How The NBA Lockout Could Make The NBA Draft Go Crazy By 2012

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While we all wait for basketball to come back, one aspect of the bargaining process that a lot of fans overlook is the potential for large, sweeping changes to NBA traditions as we know them. Just look at some of the proposed changes to the NBA Draft.

Former ESPN reporter Chris Sheridan has news on two proposed overhauls to the draft, both of which could reinvent the way the draft works. See what the future looks like after the jump.

First, there's craziest option, a solid nine Stephen Jacksons out of ten.

Under one proposal, the 15 teams with the worst records would continue to pick 1st through 15th, but then would also have the 16th through 30th picks. The teams with the top 15 records would have the first 15 picks of the second round, then would have the 44th through 60th picks, too. Under this proposal, the Chicago Bulls (whose 62-20 record was the league’s best last season) would have the 45th and 60th picks instead of the 30th and 30th picks. The Minnesota Timberwolves, who had the NBA’s worst record (17-65), would have their lottery pick and the 16th pick, but would no longer have the first pick of the second round — No. 31 overall.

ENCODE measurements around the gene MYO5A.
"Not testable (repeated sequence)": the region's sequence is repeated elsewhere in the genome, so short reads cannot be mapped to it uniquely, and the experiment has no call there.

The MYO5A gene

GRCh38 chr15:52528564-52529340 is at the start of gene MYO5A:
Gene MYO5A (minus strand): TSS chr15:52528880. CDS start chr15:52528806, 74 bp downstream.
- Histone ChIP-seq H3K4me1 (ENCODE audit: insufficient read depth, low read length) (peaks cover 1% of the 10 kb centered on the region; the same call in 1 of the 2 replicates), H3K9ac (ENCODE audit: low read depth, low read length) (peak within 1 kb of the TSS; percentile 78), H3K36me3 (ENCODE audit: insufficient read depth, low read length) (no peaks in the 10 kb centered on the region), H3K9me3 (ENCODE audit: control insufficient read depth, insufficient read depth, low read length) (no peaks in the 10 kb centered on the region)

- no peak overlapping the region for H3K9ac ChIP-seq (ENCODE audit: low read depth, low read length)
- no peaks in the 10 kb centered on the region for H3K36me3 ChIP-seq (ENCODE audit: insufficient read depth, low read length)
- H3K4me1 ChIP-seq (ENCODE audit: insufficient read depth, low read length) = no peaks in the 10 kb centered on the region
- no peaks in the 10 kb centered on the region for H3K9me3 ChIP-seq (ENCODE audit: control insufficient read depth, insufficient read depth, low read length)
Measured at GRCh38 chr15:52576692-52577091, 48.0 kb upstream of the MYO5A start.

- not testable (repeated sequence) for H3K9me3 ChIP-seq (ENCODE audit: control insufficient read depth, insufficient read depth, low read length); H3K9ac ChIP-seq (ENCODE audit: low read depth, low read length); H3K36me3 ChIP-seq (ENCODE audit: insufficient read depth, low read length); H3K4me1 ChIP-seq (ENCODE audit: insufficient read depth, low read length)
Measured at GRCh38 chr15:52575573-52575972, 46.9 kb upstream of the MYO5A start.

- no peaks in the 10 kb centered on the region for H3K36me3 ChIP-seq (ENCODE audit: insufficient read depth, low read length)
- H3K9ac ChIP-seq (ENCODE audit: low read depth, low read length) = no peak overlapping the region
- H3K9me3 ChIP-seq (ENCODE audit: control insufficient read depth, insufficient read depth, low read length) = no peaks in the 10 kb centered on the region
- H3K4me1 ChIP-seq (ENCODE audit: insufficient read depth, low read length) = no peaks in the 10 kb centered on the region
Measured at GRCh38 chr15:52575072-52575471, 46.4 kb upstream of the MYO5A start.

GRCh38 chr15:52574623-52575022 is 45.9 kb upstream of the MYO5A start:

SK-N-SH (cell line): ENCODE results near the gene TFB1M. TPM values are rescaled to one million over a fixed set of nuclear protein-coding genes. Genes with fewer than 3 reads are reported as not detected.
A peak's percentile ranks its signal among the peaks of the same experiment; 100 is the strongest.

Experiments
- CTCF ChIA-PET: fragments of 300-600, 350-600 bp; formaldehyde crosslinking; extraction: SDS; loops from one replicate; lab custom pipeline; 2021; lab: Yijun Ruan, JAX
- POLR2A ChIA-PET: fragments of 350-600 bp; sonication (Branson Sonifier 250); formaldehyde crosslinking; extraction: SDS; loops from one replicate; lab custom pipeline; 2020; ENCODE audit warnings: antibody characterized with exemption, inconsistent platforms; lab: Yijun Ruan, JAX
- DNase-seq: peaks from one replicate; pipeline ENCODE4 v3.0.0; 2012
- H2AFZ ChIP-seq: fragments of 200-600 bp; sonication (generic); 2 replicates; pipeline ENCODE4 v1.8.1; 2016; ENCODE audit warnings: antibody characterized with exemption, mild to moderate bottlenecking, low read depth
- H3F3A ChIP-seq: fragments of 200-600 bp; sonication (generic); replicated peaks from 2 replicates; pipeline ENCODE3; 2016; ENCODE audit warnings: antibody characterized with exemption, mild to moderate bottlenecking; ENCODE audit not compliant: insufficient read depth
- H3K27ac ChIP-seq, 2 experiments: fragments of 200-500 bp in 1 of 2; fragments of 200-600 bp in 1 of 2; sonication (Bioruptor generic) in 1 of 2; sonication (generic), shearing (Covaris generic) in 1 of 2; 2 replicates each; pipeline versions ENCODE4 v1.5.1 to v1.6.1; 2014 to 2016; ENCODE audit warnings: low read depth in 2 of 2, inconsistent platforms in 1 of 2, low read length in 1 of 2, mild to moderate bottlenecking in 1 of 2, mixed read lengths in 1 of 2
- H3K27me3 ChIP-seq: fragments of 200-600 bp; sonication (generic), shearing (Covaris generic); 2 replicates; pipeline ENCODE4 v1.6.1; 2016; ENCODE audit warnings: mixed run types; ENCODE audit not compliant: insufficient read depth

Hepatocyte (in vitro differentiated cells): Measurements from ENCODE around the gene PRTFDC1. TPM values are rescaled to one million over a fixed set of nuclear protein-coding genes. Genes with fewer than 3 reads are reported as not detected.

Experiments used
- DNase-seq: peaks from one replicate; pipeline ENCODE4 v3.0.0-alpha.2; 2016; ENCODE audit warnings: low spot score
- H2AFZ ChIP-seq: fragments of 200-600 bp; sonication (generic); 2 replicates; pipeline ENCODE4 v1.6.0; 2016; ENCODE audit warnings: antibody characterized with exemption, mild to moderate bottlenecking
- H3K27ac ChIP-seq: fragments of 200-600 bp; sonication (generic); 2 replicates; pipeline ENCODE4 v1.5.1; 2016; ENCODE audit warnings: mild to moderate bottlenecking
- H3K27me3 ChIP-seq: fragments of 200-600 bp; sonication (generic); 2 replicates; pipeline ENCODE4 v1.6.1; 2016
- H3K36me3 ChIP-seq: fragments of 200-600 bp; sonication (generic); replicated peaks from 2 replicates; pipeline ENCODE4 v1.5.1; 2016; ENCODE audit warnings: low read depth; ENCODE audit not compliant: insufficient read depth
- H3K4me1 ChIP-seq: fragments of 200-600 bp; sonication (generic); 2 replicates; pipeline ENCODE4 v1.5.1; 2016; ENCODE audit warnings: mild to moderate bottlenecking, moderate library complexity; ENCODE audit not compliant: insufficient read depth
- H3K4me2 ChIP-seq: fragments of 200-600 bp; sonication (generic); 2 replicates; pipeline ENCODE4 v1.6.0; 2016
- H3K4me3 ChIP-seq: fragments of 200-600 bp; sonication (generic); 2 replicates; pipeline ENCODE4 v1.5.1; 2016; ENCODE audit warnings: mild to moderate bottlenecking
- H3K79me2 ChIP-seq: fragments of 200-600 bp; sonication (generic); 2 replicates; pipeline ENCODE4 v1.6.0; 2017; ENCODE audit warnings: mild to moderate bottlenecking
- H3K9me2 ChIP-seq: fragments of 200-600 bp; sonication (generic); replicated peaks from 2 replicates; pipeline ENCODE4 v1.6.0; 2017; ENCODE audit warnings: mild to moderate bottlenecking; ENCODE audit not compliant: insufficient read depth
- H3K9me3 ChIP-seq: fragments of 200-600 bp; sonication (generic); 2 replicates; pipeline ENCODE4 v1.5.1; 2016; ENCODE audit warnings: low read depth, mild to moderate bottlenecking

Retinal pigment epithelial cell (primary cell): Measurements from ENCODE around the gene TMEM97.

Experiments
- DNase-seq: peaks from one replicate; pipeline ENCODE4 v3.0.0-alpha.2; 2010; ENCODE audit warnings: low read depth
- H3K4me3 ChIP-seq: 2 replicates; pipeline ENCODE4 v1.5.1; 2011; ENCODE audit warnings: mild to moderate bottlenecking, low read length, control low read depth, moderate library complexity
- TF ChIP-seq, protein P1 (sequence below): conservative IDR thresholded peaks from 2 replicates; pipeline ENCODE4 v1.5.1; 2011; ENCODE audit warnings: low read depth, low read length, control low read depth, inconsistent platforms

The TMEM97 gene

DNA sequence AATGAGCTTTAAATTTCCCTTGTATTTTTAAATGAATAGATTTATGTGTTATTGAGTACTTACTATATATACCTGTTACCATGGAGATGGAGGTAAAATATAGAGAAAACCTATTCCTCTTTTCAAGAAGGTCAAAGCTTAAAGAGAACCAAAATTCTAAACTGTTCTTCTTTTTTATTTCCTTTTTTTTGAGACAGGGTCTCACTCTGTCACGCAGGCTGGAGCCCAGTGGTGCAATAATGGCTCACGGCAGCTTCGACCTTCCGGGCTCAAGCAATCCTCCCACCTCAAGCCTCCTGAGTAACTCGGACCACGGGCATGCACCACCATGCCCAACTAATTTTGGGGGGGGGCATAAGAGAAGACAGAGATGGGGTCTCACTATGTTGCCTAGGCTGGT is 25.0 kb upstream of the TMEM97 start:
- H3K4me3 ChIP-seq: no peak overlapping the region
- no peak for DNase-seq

So instead of getting just Kyrie Irving at no. 1 in 2011, the Cavs would've gotten Kawhi Leonard, too. Not exactly earth-shattering stuff, but a player like Leonard would mean a lot more to a team like the Cavs than, say, the Spurs, who traded for him as a role player.

This would present a couple problems, obviously. The first would be logistical. How will teams trade first round draft picks if there's a 50% that they'll make the playoffs and lose their first round draft pick?

Likewise, from a more abstract standpoint, if teams are fighting for 7th and 8th playoff spots, wouldn't it be smarter to miss the playoffs, get two first round picks, and try to crack the top five or six seeds the following season? That's why the second model makes more sense.

Again from Chris Sheridan's new website, Sheridan Hoops:

Under another proposal, the teams with the eight worst records would get an additional first round pick, beginning with selection No. 22, and the teams with the eight best records would have no first-round picks but would select at the top of the second round (picks 31 through 38), then also would get the final eight picks of the second round.

Yeah, see, that could actually work. Right? You could even limit it to the worst five records. Because only the truly terrible teams deserve NBA welfare, but if it distributed in an intelligent way, this could go a long way toward promoting the "competitive balance" David Stern keeps talking so much about. Which, of course, is why the players association is promoting it.

Rather than taking massive paycuts to help prop up small market teams, this would infuse their rosters with extra talent, and ensure that the worst teams in the league have a chance to bounce back year-to-year, getting fans excited (and selling tickets), and making more money.

Isn't that what the NBA wants? So... Why couldn't this work?

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